For AFS’s Hobbs serving as the Masked Rider is a once-in-a-lifetime job
By: Haleigh Erramouspe
Caroline Hobbs leaned back in the seat of her pickup truck donning the “official” attire of winter work at the horse barn: trucker hat, hair in a braid, long-sleeve T-shirt, Carhartt jacket and a wild rag. Even though it was only 10 a.m., the senior animal science major with a concentration in equine-assisted therapy within the Department of Animal & Food Sciences had already been to the local feed store to get supplies before coming to the barn to do chores and ride.
While most college students would likely balk at the thought of being up so early on their Christmas break, this is par for the course for Hobbs. The Dallas resident serves as the 61st Masked Rider with the beloved Texas Tech mascot, Centennial Champion.
“It's a once-in-a-lifetime opportunity,” Hobbs said. “It can be time-consuming and difficult, but when I pulled up to the barn and rolled down my window, Centennial stuck his head out the stall, nickering to greet me. Those moments are priceless.”
Before taking the field last fall, Hobbs spent hours each week getting to know Centennial Champion – riding him while doing groundwork in the area and learning his quirks, likes and dislikes. Not only did they spend considerable time in the arena, but Hobbs also would spend time with him in his stall getting to know his personality.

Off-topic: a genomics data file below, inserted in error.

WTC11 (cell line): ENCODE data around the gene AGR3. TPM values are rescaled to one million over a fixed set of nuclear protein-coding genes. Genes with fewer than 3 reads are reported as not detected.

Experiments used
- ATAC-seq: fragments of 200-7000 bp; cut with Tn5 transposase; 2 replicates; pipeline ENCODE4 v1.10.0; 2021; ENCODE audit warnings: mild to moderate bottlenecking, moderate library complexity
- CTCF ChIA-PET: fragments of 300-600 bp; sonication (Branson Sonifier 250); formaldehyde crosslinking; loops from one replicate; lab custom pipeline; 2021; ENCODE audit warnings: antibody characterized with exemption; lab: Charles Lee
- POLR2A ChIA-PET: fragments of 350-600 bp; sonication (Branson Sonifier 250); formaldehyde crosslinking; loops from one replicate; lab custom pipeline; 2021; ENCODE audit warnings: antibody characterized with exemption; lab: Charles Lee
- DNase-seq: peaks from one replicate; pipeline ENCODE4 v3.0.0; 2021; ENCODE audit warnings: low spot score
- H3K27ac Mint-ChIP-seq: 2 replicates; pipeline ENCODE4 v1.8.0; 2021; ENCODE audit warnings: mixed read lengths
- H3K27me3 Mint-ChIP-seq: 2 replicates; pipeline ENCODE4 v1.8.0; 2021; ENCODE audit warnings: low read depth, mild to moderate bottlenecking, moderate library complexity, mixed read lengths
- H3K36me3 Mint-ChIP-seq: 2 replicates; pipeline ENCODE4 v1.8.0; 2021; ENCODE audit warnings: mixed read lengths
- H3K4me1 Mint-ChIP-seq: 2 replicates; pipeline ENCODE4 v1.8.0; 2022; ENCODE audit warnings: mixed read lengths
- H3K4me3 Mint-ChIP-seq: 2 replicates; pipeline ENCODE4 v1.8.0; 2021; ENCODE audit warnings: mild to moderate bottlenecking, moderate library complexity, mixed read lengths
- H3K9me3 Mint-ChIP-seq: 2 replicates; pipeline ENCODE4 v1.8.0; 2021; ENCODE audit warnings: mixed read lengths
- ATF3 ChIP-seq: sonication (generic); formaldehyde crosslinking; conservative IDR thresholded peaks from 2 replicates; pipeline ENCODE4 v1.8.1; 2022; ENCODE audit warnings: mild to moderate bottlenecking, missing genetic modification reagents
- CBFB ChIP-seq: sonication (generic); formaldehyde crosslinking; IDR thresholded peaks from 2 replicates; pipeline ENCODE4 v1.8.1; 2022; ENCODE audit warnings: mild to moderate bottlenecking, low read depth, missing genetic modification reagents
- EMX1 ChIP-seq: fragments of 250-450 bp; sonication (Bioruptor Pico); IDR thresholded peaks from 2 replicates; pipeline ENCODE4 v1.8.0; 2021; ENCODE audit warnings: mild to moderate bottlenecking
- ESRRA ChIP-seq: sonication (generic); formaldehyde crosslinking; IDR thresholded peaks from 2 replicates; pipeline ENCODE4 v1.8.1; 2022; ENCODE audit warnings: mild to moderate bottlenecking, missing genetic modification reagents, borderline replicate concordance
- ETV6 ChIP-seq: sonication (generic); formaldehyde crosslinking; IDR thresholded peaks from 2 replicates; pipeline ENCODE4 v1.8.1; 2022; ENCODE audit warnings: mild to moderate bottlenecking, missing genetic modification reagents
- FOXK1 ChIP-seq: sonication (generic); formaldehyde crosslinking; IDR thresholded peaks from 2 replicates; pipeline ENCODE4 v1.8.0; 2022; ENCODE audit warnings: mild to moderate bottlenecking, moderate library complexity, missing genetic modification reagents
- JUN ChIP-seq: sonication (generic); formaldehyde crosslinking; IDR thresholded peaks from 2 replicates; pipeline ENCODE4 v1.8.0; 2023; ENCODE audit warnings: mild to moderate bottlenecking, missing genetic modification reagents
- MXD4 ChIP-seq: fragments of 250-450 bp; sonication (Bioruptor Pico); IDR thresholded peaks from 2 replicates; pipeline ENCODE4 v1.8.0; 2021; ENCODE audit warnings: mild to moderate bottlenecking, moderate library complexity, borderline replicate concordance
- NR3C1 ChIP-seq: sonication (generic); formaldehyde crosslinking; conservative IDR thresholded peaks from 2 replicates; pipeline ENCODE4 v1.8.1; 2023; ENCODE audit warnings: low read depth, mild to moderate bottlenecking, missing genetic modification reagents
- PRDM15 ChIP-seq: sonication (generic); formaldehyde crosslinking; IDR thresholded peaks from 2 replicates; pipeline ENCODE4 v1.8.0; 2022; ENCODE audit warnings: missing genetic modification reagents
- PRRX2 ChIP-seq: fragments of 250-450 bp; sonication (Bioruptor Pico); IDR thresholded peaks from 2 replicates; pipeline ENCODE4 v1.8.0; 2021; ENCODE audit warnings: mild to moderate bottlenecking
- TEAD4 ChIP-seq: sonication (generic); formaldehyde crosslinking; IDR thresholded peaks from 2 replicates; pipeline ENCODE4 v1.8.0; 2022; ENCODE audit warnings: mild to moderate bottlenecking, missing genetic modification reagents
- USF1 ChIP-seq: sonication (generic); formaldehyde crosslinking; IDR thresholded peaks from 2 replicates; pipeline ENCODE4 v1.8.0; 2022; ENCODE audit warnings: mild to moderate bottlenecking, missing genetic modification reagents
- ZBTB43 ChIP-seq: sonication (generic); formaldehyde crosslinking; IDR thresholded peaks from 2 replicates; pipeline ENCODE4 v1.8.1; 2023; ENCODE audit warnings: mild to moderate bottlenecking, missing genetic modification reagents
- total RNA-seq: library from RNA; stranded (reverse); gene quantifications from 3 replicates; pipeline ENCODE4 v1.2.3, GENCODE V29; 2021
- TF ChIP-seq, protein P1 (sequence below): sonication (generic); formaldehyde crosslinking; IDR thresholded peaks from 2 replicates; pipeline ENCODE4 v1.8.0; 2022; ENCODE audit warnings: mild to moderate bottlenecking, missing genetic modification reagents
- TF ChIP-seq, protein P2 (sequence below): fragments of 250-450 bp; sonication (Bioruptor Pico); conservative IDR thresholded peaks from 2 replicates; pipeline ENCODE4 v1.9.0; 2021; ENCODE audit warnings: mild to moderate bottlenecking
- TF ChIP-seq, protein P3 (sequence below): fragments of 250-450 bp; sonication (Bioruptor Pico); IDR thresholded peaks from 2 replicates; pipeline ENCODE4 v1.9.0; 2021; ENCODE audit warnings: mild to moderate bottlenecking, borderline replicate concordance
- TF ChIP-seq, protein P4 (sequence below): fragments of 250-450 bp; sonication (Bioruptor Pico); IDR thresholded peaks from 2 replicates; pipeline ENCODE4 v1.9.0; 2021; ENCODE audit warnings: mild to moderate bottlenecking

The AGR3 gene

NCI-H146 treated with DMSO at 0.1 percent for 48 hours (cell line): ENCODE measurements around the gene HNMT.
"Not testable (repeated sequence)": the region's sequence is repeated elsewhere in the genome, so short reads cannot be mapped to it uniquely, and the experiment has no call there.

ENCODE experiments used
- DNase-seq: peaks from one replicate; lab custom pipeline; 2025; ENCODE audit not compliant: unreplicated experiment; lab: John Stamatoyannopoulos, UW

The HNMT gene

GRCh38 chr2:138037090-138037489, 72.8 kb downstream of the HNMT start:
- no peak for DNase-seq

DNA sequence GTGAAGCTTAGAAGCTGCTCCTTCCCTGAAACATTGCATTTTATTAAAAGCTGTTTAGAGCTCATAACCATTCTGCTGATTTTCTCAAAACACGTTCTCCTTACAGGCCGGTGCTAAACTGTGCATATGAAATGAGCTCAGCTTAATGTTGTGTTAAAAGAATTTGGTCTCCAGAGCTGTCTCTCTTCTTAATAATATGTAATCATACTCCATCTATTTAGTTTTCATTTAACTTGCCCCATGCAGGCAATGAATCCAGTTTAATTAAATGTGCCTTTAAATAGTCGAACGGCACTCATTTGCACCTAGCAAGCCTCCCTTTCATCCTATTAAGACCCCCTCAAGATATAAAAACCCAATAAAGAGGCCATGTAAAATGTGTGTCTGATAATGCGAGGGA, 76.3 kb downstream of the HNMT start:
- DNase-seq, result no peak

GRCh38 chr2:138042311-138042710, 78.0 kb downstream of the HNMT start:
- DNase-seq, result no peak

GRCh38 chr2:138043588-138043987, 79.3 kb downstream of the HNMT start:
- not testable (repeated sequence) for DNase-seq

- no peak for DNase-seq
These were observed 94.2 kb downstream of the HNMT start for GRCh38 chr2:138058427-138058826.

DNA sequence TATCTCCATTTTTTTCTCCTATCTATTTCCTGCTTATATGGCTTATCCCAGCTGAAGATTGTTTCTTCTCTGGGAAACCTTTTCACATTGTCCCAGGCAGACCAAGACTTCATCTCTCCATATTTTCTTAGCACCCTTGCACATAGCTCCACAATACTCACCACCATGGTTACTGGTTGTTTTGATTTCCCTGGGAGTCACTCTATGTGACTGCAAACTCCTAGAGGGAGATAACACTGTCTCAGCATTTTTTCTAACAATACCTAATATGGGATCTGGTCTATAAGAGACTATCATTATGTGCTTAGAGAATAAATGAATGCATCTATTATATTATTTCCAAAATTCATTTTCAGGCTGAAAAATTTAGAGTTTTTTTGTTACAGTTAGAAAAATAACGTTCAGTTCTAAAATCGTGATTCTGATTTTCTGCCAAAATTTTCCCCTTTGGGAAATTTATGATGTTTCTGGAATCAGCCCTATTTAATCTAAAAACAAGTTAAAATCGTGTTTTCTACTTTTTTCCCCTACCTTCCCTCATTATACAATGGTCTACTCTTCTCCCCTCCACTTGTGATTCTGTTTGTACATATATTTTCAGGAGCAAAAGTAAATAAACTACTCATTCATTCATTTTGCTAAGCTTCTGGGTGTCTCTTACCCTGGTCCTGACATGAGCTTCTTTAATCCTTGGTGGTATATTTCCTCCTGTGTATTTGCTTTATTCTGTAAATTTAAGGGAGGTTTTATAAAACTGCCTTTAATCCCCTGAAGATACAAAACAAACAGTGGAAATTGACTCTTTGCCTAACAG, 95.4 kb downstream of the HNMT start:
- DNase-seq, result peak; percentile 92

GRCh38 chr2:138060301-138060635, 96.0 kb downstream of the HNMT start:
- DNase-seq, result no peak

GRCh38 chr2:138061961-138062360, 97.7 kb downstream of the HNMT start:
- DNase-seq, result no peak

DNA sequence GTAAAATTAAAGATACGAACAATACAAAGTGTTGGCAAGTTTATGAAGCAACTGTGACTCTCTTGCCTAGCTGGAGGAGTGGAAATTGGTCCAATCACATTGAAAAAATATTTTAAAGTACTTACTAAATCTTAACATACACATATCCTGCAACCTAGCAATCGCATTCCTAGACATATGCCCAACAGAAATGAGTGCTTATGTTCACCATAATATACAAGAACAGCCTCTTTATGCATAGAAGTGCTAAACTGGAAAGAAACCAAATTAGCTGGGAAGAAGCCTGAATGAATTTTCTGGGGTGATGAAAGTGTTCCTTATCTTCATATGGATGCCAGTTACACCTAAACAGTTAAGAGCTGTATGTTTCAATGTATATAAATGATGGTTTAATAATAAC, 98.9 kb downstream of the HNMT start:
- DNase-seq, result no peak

“I wanted him to know that I was going to be his person for the year,” Hobbs said. “He's an in-your-pocket horse, definitely a big lovebug. He loves cuddles and will just put his head on my shoulder whenever he gets the chance.”
Building this bond is important, because Hobbs and Centennial Champion spend the vast majority of their time together over the course of the year. Not only is she at the barn two or three times a day to feed him, clean his stall and ride, but they will also work than 350 events and travel more than 15,000 miles together throughout the year.
Before becoming the Masked Rider, Hobbs ran her own business providing riding lessons but had had to put that on hold for a full year. Fortunately, donor funding to the Masked Rider Program not only provides her with a scholarship to help pay for school but also covers nearly all expenses incurred during her time as the mascot.
United Supermarkets serves as the official sponsor of the Masked Rider Program. Combined with funds from the Masked Rider Endowed Scholarship, it provides support for operational expenses, a truck and trailer, a leadership scholarship, the uniform and accessories, travel expenses, tutoring and more.
“I cannot thank our sponsors and donors enough,” Hobbs said. “They're the kindest people.”
CONTACT: Chance Brooks, Interim Chair and Professor, Department of Animal and Food Sciences, Texas Tech University at (806) 742-2808 or email@example.com
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Editor: Norman Martin
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